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2016 insolvencies up from 2015 – R3 comments PDF Print E-mail
Friday, 27 January 2017
Commenting on the rising personal and corporate insolvency statistics in 2016, announced by the government this morning, Andrew Tate, president of insolvency and restructuring trade body R3, says:

Corporate insolvencies
“The corporate insolvency numbers have been skewed by a wave of personal service companies being closed in the last quarter. It may have been just the closure of a handful of companies run by an umbrella provider which led to the spike. When you look beyond that though, 2016 had more or less the same number of insolvencies as last year.”

“Despite a number of challenges for businesses in 2016 – the fall in the value of the pound since June’s EU referendum and the introduction of the National Living Wage among them – there is still a lot of downward pressure on corporate insolvency numbers to balance these out.”

“Businesses are enjoying a significant safety net: compared to the pre-financial crisis economy, creditors – particularly banks – are much more patient with their borrowers, businesses are benefiting from record low borrowing costs, and an increased focus by the insolvency and restructuring profession on early intervention has helped businesses avoid formal insolvency procedures.”

“Businesses are in a position where they can sit on cash or take on new borrowing. R3’s regular surveys of business distress have found that key signs of business distress are near their record lows, and that almost one-in-ten (8%) businesses are paying off only the interest on their debts.”

“The fall in the value of the pound since the summer will undoubtedly have been a shock to some smaller businesses though – almost half our members have said Brexit has come up in discussion with struggling businesses since June.”

"After half a decade of falling insolvencies, insolvency levels are lower now than they were even before the financial crisis. However, the decline now seems to have stalled and we’ve had a very small increase instead – that’s the first increase in insolvencies since 2011.”

“2017 will be an important test: many larger firms will have been protected from the pound’s fall by currency hedges or long-term fixed-price contracts, but these will unwind or end this year. Businesses have been buoyed by resilient consumer spending since the EU referendum but much of this is on the back of increased borrowing – it’s not clear how sustainable this will be. Firms in the South East and London will also have to adjust to new, higher business rates from April.”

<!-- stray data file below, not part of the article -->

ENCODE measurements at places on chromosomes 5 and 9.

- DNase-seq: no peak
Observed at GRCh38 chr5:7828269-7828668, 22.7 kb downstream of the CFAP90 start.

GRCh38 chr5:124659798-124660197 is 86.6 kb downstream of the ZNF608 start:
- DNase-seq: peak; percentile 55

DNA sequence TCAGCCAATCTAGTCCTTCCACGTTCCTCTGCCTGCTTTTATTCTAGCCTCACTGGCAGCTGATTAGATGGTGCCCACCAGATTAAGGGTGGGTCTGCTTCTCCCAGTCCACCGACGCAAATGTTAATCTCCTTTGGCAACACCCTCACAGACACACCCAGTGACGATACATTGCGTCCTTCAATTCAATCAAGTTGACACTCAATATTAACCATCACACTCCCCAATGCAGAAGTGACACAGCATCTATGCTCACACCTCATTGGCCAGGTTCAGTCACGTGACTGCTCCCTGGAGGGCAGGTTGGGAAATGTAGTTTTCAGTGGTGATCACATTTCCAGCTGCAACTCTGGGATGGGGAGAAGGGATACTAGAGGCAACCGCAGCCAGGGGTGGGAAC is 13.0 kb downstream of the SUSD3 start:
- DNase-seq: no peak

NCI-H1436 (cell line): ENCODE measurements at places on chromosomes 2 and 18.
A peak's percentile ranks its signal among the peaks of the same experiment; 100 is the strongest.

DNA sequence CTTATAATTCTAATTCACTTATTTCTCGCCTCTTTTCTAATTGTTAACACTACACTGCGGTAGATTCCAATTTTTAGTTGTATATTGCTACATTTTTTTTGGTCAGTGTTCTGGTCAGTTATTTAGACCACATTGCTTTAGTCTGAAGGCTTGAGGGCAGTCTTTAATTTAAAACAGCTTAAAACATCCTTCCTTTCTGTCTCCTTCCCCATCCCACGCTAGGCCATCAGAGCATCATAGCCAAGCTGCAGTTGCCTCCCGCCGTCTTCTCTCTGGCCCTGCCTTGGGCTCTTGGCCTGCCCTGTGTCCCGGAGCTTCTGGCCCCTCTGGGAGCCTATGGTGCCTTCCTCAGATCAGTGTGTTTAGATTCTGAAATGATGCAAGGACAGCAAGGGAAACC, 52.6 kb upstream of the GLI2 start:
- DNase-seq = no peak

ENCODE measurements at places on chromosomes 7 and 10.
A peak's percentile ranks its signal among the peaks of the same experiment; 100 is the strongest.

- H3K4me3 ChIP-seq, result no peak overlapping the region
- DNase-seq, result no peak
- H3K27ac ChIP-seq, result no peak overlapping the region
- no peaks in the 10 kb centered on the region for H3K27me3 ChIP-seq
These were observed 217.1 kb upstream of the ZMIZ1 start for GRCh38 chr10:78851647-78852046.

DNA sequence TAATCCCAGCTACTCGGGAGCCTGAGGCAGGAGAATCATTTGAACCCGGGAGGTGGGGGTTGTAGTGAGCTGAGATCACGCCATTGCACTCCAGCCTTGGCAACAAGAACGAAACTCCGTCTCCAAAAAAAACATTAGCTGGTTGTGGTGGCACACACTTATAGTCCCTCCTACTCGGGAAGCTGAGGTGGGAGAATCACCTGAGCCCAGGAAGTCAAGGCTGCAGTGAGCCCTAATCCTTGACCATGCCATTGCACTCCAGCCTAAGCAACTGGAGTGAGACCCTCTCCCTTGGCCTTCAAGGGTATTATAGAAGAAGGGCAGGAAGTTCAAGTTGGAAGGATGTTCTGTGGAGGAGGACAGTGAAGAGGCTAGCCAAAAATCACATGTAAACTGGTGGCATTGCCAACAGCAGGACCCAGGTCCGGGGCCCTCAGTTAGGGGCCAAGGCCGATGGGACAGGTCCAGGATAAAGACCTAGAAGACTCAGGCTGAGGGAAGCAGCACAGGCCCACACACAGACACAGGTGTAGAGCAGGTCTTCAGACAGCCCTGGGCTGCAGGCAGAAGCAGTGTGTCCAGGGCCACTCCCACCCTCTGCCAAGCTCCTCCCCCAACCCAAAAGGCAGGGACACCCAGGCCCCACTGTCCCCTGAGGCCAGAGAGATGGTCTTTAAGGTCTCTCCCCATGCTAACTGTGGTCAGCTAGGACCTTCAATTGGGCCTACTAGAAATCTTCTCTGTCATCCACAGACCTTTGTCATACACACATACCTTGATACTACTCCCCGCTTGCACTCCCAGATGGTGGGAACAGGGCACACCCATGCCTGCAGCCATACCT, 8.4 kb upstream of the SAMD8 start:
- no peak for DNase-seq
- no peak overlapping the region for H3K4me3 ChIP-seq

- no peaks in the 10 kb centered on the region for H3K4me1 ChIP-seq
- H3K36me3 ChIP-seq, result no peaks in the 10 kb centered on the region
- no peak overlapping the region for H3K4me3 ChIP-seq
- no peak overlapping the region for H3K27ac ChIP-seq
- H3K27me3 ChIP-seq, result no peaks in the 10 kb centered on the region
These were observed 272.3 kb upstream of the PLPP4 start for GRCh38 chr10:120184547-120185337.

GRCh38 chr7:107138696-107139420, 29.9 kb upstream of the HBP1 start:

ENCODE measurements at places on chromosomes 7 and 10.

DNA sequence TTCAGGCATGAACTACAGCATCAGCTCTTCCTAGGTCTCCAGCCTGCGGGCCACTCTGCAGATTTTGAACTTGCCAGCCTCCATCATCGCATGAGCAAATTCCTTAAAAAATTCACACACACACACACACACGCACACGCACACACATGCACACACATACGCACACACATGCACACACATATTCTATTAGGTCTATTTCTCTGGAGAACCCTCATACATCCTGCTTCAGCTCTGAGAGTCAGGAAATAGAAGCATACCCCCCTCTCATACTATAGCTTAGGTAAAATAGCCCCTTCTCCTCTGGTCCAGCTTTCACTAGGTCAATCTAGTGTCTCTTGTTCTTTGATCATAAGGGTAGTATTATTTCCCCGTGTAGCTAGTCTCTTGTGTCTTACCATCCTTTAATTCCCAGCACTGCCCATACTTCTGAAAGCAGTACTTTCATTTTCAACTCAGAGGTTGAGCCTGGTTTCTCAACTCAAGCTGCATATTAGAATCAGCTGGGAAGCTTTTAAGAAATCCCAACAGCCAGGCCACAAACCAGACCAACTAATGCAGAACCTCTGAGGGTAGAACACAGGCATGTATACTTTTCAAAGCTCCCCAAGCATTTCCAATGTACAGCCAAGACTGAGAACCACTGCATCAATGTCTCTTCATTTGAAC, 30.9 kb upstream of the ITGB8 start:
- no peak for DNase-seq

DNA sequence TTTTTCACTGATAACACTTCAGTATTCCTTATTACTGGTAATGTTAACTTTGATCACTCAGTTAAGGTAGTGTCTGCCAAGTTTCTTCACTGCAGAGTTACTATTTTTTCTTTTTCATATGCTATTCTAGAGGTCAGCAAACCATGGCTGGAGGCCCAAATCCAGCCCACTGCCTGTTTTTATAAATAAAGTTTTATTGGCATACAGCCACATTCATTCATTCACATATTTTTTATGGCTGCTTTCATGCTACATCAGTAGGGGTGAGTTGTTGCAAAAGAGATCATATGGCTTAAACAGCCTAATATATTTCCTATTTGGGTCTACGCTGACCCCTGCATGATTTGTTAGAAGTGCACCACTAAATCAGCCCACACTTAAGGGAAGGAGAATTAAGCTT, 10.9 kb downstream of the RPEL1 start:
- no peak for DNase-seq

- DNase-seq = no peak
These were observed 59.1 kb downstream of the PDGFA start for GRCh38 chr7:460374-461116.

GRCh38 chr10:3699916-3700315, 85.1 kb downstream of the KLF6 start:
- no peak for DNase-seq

Personal insolvencies
“Increasing access to statutory personal insolvency procedures has been the story behind 2016’s rising personal insolvency numbers. It’s not necessarily that more people have needed a personal insolvency procedure, but that more people are able to enter a debt solution appropriate to their situation.”

“There are still some significant downward pressures on personal insolvency numbers though, which have helped reduce insolvencies since the last quarter.”

“Despite a recent acceleration in consumer borrowing, personal finances are not too bad at the moment. R3’s last survey of British adults’ personal finances found that 38% of British adults were at least fairly worried about their current level of debt – a proportion that has fallen steadily from the 46% in the same position in March 2015. And while businesses have some pressing Brexit concerns, any financial impact of the EU referendum result, such as higher inflation, will take a little while to filter through to wallets and purses.”

“Compared to last year, however, insolvency numbers are much higher. This is mostly thanks to changes in the way insolvency procedures work.”

“Access to Debt Relief Orders (DROs) was widened at the end of 2015 – as campaigned for by R3 – allowing more people on low incomes and with few assets to deal with small, but problem debts. DRO numbers have been correspondingly higher throughout 2016 as a result.”

“Similarly, bankruptcy applications moved online in April 2016, improving accessibility, slightly reducing the application cost, and removing some of the stigma involved in the bankruptcy process. The fall in bankruptcy numbers is lower than it has been recently.”

“IVAs leapt during 2016, but with real wage growth continuing and inflation still historically low, albeit rising, it is more likely the increase is down to changes in the debt management plan market than wider economic factors. Non-statutory debt management plans have come under increased scrutiny from the FCA and elsewhere, which has seen those in long-term versions of these plans switching to more appropriate statutory debt solutions, typically IVAs. IVAs must be overseen by a licensed insolvency practitioner.”

“It’s important to remember that the government’s personal insolvency statistics do not include the thousands of people who are still in non-statutory debt management plans. These are now regulated by the FCA, but no numbers are published which would help us understand their usage.”

“And while a debt management plan may be suitable for some users, others may be better suited to a formal insolvency procedure that they cannot access. To enter bankruptcy, for example, costs £680 in up-front government fees. Making these fees payable by instalments over the course of a bankruptcy would help those who need to access a formal insolvency procedure more suited to their situation.”
 
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